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Lawyers oppose records request for LVCVA defendants, attack RJ reporting

Updated November 18, 2019 - 9:17 am

Lawyers for retired tourism boss Rossi Ralenkotter and other defendants have filed court papers attacking Review-Journal reporting that led to felony charges over the misuse of airline gift cards.

Anthony Sgro, who is defending Ralenkotter, accused the newspaper of conducting a vendetta against the former Las Vegas Convention and Visitors Authority CEO to make him out to be a “corrupt, greedy and unethical enemy of Las Vegas.”

The defense lawyers oppose the Review-Journal’s request to obtain an unredacted police report supporting a warrant to arrest Ralenkotter and the other defendants.

The lawyers questioned the independence of the Review-Journal, arguing that it is owned by the family of Las Vegas Sands Corp. Chairman and CEO Sheldon Adelson. The casino company operates the Sands Expo & Convention Center, which competes with the LVCVA-operated Las Vegas Convention Center.

Review-Journal attorney Maggie McLetchie responded late Friday that the attacks are baseless and irrelevant to the newspaper’s effort to make public additional details of the police report.

“The Review-Journal and its reporters have done exactly what a free press should do: gather facts and shine a light on government officials — because even ones as well-heeled and well-connected as defendant Ralenkotter are not beyond accountability,” McLetchie wrote in court papers. “Cries of media bias and fake news by defendant Ralenkotter are a blatant effort to distract, but they do not change the facts that have been revealed about his behavior.”

McLetchie filed a motion to strike Sgro’s court papers from the record, saying they contain scurrilous arguments.

Justice of the Peace Harmony Letizia has scheduled a hearing for Tuesday.

Ralenkotter and three other defendants — former LVCVA Chief Marketing Officer Cathy Tull, Southwest Airlines marketing executive Eric Woodson and former LVCVA Business Partnerships Director Brig Lawson — are facing felony charges in the alleged theft of Southwest Airlines gift cards bought by the tax-funded agency. Lawson is not opposing the Review-Journal’s push to unredact the police report. Neither are prosecutors.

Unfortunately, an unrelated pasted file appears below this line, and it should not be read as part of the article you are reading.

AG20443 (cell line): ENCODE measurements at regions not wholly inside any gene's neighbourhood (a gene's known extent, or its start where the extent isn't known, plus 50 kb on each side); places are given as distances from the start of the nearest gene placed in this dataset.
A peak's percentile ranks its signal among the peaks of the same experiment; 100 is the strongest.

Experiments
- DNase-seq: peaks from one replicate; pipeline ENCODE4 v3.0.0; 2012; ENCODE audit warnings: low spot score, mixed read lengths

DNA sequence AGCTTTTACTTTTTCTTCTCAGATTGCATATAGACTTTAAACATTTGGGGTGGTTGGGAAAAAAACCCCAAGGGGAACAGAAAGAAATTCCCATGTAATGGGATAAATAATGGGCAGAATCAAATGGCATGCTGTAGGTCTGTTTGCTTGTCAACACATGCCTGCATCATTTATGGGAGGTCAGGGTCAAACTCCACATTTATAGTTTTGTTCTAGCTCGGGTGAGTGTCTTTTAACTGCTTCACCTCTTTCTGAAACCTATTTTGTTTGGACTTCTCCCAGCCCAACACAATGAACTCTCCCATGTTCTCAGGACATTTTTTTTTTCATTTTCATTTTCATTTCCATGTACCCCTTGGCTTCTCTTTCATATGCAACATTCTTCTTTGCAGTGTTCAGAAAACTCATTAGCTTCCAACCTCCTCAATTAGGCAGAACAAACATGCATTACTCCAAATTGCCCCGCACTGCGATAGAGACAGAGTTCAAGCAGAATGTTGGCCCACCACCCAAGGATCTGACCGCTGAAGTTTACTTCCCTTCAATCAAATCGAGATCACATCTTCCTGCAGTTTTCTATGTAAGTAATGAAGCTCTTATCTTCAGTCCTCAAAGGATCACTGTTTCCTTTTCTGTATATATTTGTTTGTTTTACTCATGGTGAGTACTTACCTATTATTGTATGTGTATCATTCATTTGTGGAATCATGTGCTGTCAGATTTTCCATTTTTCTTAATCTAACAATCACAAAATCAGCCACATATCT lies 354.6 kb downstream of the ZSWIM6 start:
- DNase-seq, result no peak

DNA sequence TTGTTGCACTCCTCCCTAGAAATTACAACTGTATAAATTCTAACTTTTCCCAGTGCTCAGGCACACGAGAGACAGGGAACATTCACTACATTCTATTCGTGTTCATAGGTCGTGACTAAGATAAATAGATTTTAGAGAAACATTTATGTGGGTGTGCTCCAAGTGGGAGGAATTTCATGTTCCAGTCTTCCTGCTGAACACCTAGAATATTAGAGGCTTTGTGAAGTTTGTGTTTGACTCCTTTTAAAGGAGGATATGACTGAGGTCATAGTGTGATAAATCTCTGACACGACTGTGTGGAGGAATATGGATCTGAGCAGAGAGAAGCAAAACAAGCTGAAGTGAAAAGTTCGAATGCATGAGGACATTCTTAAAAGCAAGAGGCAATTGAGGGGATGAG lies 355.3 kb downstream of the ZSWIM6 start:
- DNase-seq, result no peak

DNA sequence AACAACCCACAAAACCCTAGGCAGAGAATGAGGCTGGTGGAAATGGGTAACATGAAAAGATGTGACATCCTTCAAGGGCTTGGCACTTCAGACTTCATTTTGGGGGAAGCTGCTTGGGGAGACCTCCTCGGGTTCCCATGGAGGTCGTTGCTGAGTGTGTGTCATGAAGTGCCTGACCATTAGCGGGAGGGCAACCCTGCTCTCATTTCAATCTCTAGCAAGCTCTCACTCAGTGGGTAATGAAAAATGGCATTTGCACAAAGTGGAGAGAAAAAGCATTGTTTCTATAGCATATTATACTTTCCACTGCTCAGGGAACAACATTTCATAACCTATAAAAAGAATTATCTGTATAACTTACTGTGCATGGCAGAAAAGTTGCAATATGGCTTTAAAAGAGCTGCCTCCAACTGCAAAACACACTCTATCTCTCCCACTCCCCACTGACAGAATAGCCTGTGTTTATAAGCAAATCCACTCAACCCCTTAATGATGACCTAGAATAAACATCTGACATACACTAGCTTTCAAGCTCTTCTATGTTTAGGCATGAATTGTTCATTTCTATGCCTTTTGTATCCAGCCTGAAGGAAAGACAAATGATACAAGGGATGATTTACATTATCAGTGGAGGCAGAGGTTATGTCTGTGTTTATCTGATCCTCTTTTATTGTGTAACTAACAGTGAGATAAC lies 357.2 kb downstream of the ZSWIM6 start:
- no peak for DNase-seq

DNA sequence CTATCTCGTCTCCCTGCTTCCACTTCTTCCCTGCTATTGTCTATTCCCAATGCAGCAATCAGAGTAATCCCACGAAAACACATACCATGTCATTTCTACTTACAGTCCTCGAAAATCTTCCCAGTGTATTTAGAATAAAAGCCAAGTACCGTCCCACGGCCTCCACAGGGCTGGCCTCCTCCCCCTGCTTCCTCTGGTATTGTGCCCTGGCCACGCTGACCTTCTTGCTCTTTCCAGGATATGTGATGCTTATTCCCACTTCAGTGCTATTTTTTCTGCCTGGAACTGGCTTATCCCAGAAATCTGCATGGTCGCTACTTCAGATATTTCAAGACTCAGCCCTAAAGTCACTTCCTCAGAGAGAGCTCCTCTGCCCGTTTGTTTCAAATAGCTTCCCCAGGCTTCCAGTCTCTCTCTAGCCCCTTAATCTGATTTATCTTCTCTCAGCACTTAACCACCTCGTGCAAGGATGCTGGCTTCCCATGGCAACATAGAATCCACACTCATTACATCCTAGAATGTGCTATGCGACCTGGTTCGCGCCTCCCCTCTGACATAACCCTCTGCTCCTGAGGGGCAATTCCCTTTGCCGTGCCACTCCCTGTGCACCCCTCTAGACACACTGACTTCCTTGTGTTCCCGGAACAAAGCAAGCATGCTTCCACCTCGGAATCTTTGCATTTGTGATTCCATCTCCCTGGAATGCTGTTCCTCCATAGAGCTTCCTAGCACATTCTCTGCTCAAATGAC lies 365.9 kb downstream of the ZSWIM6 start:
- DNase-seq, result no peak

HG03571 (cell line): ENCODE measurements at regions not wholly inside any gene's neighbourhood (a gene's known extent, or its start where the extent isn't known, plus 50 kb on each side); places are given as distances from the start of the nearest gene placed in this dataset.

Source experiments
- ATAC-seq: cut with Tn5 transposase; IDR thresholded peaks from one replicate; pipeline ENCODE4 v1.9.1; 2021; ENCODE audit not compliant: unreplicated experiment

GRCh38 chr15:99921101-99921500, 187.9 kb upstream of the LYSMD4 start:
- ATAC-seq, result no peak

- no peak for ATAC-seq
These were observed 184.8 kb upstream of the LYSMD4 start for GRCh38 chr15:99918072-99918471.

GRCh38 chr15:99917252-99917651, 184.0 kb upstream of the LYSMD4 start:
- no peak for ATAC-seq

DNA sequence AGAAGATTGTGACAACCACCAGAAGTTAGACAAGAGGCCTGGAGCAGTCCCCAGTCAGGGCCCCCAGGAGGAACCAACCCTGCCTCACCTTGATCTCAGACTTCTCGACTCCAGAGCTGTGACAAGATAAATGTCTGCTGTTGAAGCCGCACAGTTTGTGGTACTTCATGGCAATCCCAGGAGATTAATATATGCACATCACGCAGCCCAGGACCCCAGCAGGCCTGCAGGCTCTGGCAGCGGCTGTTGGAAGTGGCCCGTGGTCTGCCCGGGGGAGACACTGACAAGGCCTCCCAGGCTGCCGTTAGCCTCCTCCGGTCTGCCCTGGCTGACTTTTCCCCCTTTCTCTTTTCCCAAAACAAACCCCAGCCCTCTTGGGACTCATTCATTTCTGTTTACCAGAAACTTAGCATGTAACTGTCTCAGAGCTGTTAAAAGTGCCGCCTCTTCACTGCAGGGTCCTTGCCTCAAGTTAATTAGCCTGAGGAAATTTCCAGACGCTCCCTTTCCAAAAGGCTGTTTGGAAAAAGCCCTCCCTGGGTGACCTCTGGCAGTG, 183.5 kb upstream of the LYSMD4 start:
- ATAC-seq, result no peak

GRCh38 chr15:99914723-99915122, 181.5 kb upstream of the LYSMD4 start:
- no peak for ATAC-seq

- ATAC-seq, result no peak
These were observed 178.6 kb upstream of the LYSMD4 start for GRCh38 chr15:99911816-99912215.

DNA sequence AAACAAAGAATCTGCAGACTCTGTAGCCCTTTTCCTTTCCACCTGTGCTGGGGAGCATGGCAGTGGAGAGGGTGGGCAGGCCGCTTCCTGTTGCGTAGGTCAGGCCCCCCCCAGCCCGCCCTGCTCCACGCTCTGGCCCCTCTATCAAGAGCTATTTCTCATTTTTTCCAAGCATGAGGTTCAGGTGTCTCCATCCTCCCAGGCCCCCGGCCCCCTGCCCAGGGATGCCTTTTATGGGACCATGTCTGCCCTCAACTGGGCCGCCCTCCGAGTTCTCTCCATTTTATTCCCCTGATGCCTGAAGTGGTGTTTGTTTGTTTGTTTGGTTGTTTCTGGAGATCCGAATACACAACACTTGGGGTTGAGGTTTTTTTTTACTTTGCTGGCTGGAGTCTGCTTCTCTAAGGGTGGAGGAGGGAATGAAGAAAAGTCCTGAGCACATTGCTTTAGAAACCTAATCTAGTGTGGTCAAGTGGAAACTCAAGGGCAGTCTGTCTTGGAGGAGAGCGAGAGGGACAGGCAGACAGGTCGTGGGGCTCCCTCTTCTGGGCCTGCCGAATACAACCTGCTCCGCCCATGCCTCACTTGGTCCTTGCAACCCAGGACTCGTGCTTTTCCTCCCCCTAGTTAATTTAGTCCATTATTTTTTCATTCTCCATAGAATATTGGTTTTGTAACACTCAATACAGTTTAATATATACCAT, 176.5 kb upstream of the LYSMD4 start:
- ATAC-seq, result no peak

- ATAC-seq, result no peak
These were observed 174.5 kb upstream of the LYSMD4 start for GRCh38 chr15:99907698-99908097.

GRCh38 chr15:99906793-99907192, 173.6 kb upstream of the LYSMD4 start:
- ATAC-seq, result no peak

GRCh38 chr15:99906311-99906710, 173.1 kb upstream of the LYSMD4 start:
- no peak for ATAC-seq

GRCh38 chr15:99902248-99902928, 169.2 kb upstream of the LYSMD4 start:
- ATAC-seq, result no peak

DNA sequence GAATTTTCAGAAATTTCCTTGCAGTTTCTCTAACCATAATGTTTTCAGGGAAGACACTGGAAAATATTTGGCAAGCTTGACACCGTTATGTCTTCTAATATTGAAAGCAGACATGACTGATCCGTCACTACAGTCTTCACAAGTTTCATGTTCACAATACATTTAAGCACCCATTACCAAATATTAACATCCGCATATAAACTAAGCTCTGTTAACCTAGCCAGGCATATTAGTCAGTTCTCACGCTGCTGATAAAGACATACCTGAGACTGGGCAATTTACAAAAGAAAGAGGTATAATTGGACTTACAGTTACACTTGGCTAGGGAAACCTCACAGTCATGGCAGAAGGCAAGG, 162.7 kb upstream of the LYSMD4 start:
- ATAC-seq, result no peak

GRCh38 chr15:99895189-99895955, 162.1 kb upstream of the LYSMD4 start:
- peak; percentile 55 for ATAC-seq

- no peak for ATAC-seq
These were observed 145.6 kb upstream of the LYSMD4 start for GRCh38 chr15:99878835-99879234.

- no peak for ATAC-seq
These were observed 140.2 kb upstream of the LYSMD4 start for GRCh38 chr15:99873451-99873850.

The criminal investigation was prompted by Review-Journal stories disclosing audit results that showed widespread misuse of the gift cards within the LVCVA. The audit was ordered amid a Review-Journal investigation that revealed wasteful spending and poor oversight at the convention authority.

Between 2012 and 2017, the LVCVA bought $90,000 in Southwest gift cards, and at least $35,000 worth of the cards were used on personal travel, according to police and LVCVA records.

The arrest warrant was originally issued Sept. 9 after felony charges were filed.

At a public hearing the following day, Sgro promised to arrange Ralenkotter’s surrender to jail officials and asked Letizia to quash the warrant.

Facing no opposition from prosecutors, the judge granted Sgro’s request.

But Ralenkotter was never taken to the Clark County Detention Center for a routine “walk-through” procedure, which allows a defendant to be photographed and fingerprinted without spending time behind bars. Courthouse sources have said that once the warrant was recalled, there was no way to book the defendants at the detention center.

The court docket does not show that Ralenkotter, Tull and Woodson did walk-throughs, raising questions of whether they received special treatment. The three of them are free on their own recognizance. Lawson was arrested months earlier in the investigation and now is also free on no bail.

The criminal complaint alleges that Ralenkotter used roughly $16,000 in Southwest Airlines gift cards on personal travel and that Tull bought airline tickets for herself and family members with $6,000 in gift cards. Both executives reimbursed the LVCVA and left the agency before they were charged.

Lawson bought the gift cards for the convention authority and instructed Southwest employees to hide the purchases in promotional invoices, police allege. Lawson then distributed the cards to Ralenkotter, Tull and others. Woodson helped Lawson disguise the purchase of the gift cards in airline invoices, police allege.

Letizia has set a March 26 preliminary hearing to determine whether to move the case to Clark County District Court for trial.

Contact Jeff German at jgerman@reviewjournal.com or 702-380-4564. Follow @JGermanRJ on Twitter. German is a member of the Review-Journal’s investigative team, focusing on reporting that holds leaders and agencies accountable and exposes wrongdoing. Support our journalism.

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